Flyers assistant general manager Brent Flahr was in Saskatchewan the other day. Or wait, was it Sioux Falls? No, no. It was Minnesota. Definitely Minnesota.
“I’m watching high school and USHL hockey,” he said. “I have to see these guys while they are still playing.”
The coronavirus shutdown has crippled major sports leagues throughout North America, but it has killed a lot of the minor ones. A part of the Quebec Major Junior Hockey League had to shut down. The Ontario Hockey League, where Flyers first-round pick Tyson Foerster plays for Barrie, is hoping to start in December. The Western Hockey League is looking at January.
ESPN reported last week that the AHL is hoping to start Dec. 4, which sounds optimistic.
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Elliot Desnoyers, an 18-year-old team leader
While the rest of us were wondering how Penn State and the Dodgers managed to epically cough up their games Saturday, Flyers prospect Elliot Desnoyers was having a magical evening in one of the few leagues that are rolling.
There’s not a lot of hockey happening on this side of the Atlantic, but Desnoyers put up four goals in Halifax’s 10-2 win over Cape Breton in a Quebec Major Junior Hockey League contest. He had two assists the night before and was the QMJHL player of the week.
Two of his goals were set up by sweetheart passes from 16-year-old linemate Jordan Dumais. Desnoyers figures he was 12 years old in Bantam the last time he had four in a game.
Desnoyers is tied for third in the Quebec league with six goals in eight games. He had 11 in 61 contests for Moncton last season. As much as he’s flourishing early, he’s just as thankful to be out there at all. At 18, he is ready to get going on his professional career.
“We’re lucky to be back on the ice and to be playing,” Desnoyers said. “I know not everywhere has the same chance. It’s a privilege, and we’ve got to keep being responsible with it. At any time, there can be a [COVID-19] case on a team and things could fall apart.
“The leaders were asked at the beginning of the year whenever we see someone not wearing his mask properly to just tell him,” Desnoyers said. “I think we’re pretty good with it. We understand we don’t have a choice with it, because we still want to play. This is the sacrifice we have to make.”
The Flyers traded up to get Desnoyers (pronounced dan-OY-yay) in the fifth round after his coach last season, John Torchetti, put a little bug in Flahr’s ear.
“He was a younger player in a lesser role," said Flahr. "Early on in the season when he didn’t have much of a role, [Torchetti] said, ‘Watch this kid. He’s really detailed. He’s going to get stronger. There’s lots to [like about] his game.’”
“This year in Halifax, he’s on the big line. Plays in all situations and is getting rewarded with some points. That’s good. But at the same time, his game is a 200-foot game. He’s in a good spot.”
Desnoyers seems mature for his age, sharing some refreshing things after the Flyers took him with the 135th pick overall.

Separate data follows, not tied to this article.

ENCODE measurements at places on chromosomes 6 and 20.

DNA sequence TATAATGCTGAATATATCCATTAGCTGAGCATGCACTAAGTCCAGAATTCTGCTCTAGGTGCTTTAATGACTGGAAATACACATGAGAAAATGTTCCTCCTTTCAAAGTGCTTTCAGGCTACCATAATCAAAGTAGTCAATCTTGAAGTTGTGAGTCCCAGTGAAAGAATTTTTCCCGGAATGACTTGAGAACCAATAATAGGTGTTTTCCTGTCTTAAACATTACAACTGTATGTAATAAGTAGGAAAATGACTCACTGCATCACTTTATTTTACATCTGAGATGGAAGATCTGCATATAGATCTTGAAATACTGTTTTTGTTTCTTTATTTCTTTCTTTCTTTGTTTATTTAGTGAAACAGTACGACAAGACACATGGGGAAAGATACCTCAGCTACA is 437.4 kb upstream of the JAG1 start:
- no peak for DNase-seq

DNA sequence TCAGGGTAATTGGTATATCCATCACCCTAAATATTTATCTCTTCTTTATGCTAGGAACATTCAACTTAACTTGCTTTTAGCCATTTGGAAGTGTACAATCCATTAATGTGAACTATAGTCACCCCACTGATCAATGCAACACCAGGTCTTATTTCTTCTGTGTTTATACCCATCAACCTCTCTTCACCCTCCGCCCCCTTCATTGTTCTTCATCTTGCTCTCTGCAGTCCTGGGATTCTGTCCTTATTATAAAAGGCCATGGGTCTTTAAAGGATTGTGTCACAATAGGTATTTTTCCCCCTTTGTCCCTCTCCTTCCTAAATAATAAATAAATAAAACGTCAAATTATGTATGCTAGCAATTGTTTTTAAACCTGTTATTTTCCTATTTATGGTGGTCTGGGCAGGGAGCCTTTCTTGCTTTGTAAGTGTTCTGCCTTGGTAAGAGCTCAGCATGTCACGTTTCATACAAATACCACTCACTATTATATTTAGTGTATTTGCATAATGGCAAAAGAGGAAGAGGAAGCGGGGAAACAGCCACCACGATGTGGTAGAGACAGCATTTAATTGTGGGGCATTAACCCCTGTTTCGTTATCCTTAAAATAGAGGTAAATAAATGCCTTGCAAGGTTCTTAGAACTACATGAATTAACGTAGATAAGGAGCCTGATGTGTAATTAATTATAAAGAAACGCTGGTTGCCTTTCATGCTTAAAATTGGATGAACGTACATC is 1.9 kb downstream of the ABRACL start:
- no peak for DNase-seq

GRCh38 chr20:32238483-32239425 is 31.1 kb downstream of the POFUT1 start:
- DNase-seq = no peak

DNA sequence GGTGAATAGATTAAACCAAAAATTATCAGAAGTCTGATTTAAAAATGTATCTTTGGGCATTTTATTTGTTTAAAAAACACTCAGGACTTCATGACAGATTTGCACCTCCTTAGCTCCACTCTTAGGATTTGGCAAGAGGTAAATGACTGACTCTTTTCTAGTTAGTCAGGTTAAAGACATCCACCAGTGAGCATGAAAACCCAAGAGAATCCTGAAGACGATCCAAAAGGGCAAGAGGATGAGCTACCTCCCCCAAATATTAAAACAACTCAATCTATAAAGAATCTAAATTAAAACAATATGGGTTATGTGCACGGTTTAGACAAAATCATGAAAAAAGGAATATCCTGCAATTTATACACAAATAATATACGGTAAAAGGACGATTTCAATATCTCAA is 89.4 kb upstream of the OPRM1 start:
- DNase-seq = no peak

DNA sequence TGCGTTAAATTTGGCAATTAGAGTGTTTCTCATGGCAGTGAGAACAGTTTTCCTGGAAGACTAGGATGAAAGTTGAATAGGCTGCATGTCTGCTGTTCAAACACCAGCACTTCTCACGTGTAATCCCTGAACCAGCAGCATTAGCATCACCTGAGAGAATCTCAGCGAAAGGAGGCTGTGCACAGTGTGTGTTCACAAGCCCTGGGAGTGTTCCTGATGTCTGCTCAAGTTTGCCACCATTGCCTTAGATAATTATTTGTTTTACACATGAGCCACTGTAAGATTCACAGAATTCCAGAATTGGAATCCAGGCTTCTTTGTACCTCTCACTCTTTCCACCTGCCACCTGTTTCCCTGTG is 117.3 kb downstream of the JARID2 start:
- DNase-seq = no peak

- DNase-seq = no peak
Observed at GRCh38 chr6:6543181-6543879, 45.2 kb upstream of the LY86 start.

One, he’s a big fan of the Rocky movies and thus was pleased to end up being selected by Philadelphia. Two, he knew he had to improve his skating. Three, he was comfortable being a team player.
“I’m the kind of guy that’s not going to be the most flashy and on the first line,” said Desnoyers (5-foot-11, 172 pounds). “I’ll help everywhere else.”
So maybe he’s a Scott Laughton type. In addition to his four goals the other night, Desnoyers won 16 of 30 face-offs.
“He is going to project out to a guy who can kill penalties, bring energy,” Flahr said. “He’s got some greasiness to him. He’s around the net, and he’s going to get his chances, too.”
Desnoyers is playing at Halifax under coach J.J. Daigneault, the former Flyers defenseman who scored the game-winning goal in Game 6 of the 1987 Stanley Cup Final. It’s arguably the franchise’s biggest goal since it last won the Stanley Cup in 1975.
“We’ve discussed it a little bit.” Desnoyers said. “He told me [Philadelphia] was such a great organization, and that he still knew some people there. I’m sure it’s a goal he’ll remember the rest of his life. Hopefully, one day, I’ll be able to do the same thing for the Flyers.”
J.J. Daigneault on YouTube: ‘Whenever Gretzky came on the ice, I had to come off.’
Gettin’ Eggy with it
One of the Flyers youngsters who could really use some seasoning in the AHL is defenseman Egor Zamula.
Zamula, a 6-3, 177-pounder, was a surprise inclusion on the Flyers postseason roster. At 20, he was only there in case of emergency, but Flahr said that the experience was good for his development.
“He still has some work to do off the ice to get stronger,” Flahr said. "He’s already a good skater. He already plays the game with a lot of poise and maturity. Just getting him stronger [is the next step].
“Realistically, if he can play games this year, great. But at the same time, I think we need to get him to the American League and get him some pro experience against bigger, stronger guys and see how it goes. It’s going to be a little bit of a process getting some weight on him and getting him stronger.”
From the mailbag
Question: What is the outlook for Morgan Frost this upcoming season? — @andre9elton via Twitter
Answer: Given the flat cap and the departure of veteran centers Derek Grant and Nate Thompson, there is an opening-day roster spot to be won for Frost and others. He’ll be 22 in May, and the Flyers 3C is up for grabs.
Frost obviously needed to add some strength after playing 20 games last season, some in which he was just overwhelmed. Hard not to feel bad for all the guys whose developments have been stunted by the interruption in play, but everybody’s in the same position. Thanks for the question.